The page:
At this point in my career, I have been blessed with a significant amount of outward success. I have been blessed to run a growing media empire now valued at over $100 million dollars. I am able to produce town hall meetings all over the United States, in which national and local leaders discuss important social, economic and political issues and get feedback from the public. I am also blessed to have wonderful relationships with friends and family.
A lot of people see the outward success, but they don’t really see the inner success that makes it all possible. It is that “inner” success that gives one the heightened vantage point from which to view life’s challenges and opportunities. At this point in life, I am able to see things from a 30-foot level. I can see things coming around the corner that many people, from their individual perspectives on the ground, may not be able to perceive.
The good Lord has given us all special talents and gifts, which we must discover and build upon over life’s ups and downs. I am not the smartest, most well-connected or the wealthiest person in my circle of friends and business associates. But what does set me apart – and what accounts for the majority of my success – is the moral “wealth” I have accumulated over a lifetime of moral striving. This starts with the choices we make every day. It is the choice not to give in to sexual temptation. It is the choice to avoid substances like drugs and alcohol that can weaken one’s moral resolve. It is the choice to conduct oneself with integrity and build strong relationships that grow and strengthen over the years. All of these choices grow your moral bank account.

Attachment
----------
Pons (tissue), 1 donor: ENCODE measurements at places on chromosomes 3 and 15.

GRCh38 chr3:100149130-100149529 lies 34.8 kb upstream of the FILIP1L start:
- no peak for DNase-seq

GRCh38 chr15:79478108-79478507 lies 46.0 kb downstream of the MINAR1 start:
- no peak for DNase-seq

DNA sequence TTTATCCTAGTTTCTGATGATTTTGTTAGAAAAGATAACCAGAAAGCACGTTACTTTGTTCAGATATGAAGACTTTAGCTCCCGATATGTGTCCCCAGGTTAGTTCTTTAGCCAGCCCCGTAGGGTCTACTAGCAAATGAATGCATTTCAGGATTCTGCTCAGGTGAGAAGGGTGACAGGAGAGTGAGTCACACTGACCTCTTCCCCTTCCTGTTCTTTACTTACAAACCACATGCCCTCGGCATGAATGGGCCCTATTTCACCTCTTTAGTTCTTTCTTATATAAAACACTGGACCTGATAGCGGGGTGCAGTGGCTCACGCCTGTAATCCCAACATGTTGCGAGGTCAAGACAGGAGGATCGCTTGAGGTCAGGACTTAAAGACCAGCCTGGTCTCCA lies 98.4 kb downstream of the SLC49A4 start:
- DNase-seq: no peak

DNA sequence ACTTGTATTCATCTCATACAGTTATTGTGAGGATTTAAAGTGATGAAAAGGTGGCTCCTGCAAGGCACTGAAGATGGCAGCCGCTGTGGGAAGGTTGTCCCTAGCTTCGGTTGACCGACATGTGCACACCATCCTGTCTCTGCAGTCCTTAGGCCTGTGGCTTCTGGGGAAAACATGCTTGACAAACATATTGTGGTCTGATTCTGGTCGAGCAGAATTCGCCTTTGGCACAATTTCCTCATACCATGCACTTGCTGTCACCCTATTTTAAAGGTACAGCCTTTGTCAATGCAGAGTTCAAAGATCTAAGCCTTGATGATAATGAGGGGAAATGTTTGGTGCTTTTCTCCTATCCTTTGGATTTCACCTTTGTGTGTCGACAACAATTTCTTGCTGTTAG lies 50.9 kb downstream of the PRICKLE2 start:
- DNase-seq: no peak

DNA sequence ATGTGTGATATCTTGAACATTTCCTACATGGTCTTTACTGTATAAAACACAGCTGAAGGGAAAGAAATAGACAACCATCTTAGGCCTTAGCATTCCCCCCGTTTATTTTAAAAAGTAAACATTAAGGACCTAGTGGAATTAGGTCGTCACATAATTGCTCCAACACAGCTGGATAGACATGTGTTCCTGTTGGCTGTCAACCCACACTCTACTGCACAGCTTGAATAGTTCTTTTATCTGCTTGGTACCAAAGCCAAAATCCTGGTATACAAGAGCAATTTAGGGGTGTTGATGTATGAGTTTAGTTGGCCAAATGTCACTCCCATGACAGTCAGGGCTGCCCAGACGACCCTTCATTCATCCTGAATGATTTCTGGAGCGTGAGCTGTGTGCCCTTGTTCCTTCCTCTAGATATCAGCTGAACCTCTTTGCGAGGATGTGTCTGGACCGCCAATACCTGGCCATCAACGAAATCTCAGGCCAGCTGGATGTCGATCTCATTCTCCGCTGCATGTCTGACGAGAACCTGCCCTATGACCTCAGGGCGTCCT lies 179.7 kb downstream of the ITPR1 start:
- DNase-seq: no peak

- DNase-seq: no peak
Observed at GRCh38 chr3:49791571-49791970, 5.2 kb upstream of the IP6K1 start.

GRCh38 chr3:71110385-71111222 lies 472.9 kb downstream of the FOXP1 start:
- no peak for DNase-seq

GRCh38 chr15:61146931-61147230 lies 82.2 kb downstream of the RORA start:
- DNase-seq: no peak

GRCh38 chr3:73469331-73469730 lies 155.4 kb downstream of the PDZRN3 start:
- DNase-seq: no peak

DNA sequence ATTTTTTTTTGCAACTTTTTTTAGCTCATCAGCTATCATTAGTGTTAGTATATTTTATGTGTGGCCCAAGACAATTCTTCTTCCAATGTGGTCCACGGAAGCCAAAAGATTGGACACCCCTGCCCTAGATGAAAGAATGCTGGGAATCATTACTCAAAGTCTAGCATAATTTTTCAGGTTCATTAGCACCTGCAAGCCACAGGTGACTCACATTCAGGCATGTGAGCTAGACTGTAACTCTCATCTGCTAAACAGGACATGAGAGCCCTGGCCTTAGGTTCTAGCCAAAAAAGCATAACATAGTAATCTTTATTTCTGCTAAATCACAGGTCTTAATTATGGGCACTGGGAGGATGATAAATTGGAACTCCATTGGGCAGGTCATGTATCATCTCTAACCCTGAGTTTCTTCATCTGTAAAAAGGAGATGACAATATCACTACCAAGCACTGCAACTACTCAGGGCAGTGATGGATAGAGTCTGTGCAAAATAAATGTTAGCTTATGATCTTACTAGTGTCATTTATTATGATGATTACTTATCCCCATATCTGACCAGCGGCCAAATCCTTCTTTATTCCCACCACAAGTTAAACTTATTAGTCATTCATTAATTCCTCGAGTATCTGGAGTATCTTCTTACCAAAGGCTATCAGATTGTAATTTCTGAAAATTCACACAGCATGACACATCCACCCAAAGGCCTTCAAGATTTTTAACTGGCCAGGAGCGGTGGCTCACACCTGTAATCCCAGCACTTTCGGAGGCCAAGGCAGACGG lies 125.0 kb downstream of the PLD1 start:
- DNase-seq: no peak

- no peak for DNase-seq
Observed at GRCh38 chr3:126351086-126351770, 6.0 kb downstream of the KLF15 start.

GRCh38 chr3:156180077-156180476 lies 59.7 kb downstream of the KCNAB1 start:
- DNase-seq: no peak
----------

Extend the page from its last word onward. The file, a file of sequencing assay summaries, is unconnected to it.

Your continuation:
The wealth that begins to accumulate in this moral bank account is not obvious at first. It does not pay immediate dividends. In fact, striving morally may even appear to put one at a disadvantage, as other people without such scruples appear to get ahead of the game in certain ways. But where moral wealth really earns its value is during the storms of life. It is during the storms of life, when things are difficult, that the moral bank account really comes in handy. These storms can take the form of business challenges, economic recessions and even technological changes that challenge existing assumptions and calculus about profit and loss in business. But more likely, the storms will come in the form of more personal challenges. You may confront situations involving your own character that you may not have been prepared to deal with. Or there could be people close to you who are going through challenging times, and it affects you deeply.